Now that’s a well-used book!
Rereleased with a gorgeous 50th anniversary cover, updated research, and fresh new recipes, her book addresses every hesitation when it comes to eating more plants and tons of recipes for how to boost your plant-eating journey. Her recipes are simple, but can be fancified if you’re so inclined. If someone in your life is vegan or vegetarian or working on it, this is a great book to find common ground – both to read and discuss together and to inspire your dinner table.
I was particularly intrigued in the chapter that tackles protein myths and the concern that plant-based eating provides insufficient protein. These days, it seems that protein is the darling of food packaging, with grams of protein prominently called out on labels. Frances tackles putting those numbers in a healthier context.
Catch our conversation below. I know you’ll be inspired by her enthusiasm, positivity, and wisdom:
Further Recipes to Tempt and Inspire from My Colleagues
I also turned to another wealth of knowledge: my colleagues at Dr. Bronner’s. (Want to be one? Apply here!) We bond regularly over plant-based food since free daily vegan lunches are one of the many perks of working at Dr. Bronner’s. We even have a food forest woven into the landscaping of our otherwise industrial business park setting. I knew among my coworkers, I’d find lots of passion about plants, so I invited them to share their best plant-based eating tips as well as their favorite recipes that they had personalized.
Here’s some straight from the source Dr. Bronner’s employee inspiration! What variety! What food joy!
And after reading these, I hope you’ll be powered up for some plant-based goodness! My hardship at the moment is deciding which of the below recipes I’m going to make next. Do you see that recipe for coconut bacon??? What?!
By all means, share in the comments your favorite go-to recipes and tips for eating those plants in all their deliciousness. Who knows whom you might inspire!
Lisa’s (yes, me) “Empty the Veggie Drawer” Black Bean Soup Recipe
- 2 lb. dry black beans, sorted and washed
- 1 c. each chopped onion, carrots, celery
- Chopped whatever else is in your veggie drawer – leafy greens, squash, tomatoes, whatever
- 8+ c. veggie broth (to submerge all the above)
- 3 cloves garlic
- 2 Tbsp. tomato paste
- 1 tsp. each oregano, cumin, thyme, pepper (or more to taste)
- 2 bay leaves
- 1 ½ tsp. Smoked Salt, to taste
- 2 Tbsp. lime juice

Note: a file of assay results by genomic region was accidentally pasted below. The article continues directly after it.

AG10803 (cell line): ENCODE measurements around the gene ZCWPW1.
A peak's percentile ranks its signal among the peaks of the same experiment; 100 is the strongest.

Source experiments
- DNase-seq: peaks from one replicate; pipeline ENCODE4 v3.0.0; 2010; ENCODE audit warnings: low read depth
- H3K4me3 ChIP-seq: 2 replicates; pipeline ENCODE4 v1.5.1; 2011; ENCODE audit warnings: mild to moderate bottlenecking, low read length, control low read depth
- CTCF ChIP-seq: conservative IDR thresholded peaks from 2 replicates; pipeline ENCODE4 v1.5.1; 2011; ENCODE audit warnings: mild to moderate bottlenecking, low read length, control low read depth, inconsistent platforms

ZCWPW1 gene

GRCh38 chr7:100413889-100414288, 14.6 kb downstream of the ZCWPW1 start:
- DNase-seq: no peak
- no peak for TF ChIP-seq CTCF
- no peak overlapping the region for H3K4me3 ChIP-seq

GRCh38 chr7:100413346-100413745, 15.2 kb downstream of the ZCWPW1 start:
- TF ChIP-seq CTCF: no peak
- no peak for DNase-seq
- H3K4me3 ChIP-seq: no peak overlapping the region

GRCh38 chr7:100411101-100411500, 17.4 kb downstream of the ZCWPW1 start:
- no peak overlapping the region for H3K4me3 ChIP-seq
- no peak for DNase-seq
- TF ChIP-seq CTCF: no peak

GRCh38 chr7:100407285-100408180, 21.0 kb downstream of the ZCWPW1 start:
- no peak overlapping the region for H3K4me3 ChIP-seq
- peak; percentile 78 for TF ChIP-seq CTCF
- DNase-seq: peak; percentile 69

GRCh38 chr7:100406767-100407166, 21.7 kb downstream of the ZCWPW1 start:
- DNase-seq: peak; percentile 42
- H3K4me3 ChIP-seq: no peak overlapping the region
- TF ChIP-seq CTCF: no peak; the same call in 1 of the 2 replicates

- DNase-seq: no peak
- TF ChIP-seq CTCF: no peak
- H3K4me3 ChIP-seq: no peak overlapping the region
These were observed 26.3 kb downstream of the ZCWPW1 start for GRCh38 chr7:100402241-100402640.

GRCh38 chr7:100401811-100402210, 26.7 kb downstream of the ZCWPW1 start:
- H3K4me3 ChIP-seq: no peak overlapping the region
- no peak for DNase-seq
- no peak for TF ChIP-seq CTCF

Combine everything except the salt and lime juice in a slow cooker. Cook on low 8-10 hours. To make on a stovetop, soak the beans for an hour, then add the beans and other ingredients into one big pot. Simmer for one hour. Season to taste with salt and lime juice. If desired, smash the mixture with a potato masher to desired consistency. If you make it, I’d love to hear what veggies you added and how you like it.
Brian’s Vegan Spicy Tomato Soup Recipe
- Cooking oil of your choice
- 1 medium-sized onion
- 4 cloves of garlic, chopped
- 1 large Yukon potato, cut into about 1-inch pieces
- 1 stalk celery, chopped
- 1 large carrot, skinned and chopped
- 6oz canned tomato paste
- 12oz fresh or canned diced tomatoes, no salt added
- 1 ½ quarts vegetable broth
- Cream product: 12oz canned coconut milk (preferred!), 1 cup unsweetened plain soy yogurt OR 1 cup coconut cream
- Salt & pepper
- Cayenne pepper
- Fresh basil, chopped
Set out the cream to come to room temperature. In a 4-quart or larger stockpot, sauté the onion and garlic in oil until the onions are translucent, about 5 minutes. Add in the potato, celery, and carrot. Season with a little salt and pepper. Continue to cook for a few minutes. Turn down the heat to medium-low. Add the tomato paste and cook for a minute. Add the canned tomatoes and vegetable stock. Bring to a simmer. Cover the pot and let simmer for 20 minutes. Turn off the stove. Use an immersion blender to blend the mixture until smooth. If you don’t have an immersion blender, carefully (one cup at a time) puree the mixture in a blender until the soup is smooth. Add the mixture back into the pot and stir in the cream product. Mix well. Add salt, pepper, and cayenne pepper to taste. Serve with a basil garnish.
Dania’s Fideo Seco Recipe
- 1/3 c. plus 3 Tbsp. olive oil, divided
- 1 small shallot or ¼ c. onion, coarsely chopped
- 2 garlic cloves, coarsely chopped
- 2 c. chopped tomato
- 1 (14.5-ounce) can diced tomatoes
- 3/4 tsp. kosher salt, divided
- 1/4 tsp. black pepper
- 3 fresh basil leaves or ¼ tsp. dried basil
- 1 1/2 c. vegetable stock, divided
- 1 tsp. canned adobo sauce
- 7 oz. uncooked medium fideo pasta (such as El Mexicano) or thin spaghetti broken into small pieces
- Garnish: Vegan sour cream, sliced avocado, vegan cheese, fresh cilantro leaves
Heat 1/3 cup oil in a medium saucepan over medium. Add shallot and garlic; cook, stirring often, until softened, about 4 minutes. Stir in chopped and canned tomatoes. Season with 1/2 tsp. salt and pepper. Stir in basil and bring to a vigorous simmer over medium-high. Reduce heat to low, and simmer, stirring occasionally, until mixture is the texture of marmalade, about 25 minutes.
Transfer tomato mixture to a blender. Add 1/2 c. vegetable stock and adobo sauce. Secure lid on blender and remove center piece to allow steam to escape. Place a clean towel over opening. Process until smooth, about 15 seconds. Season with remaining 1/4 tsp. salt. Measure out 1 1/2 c. tomato sauce: and store remaining tomato sauce for another use.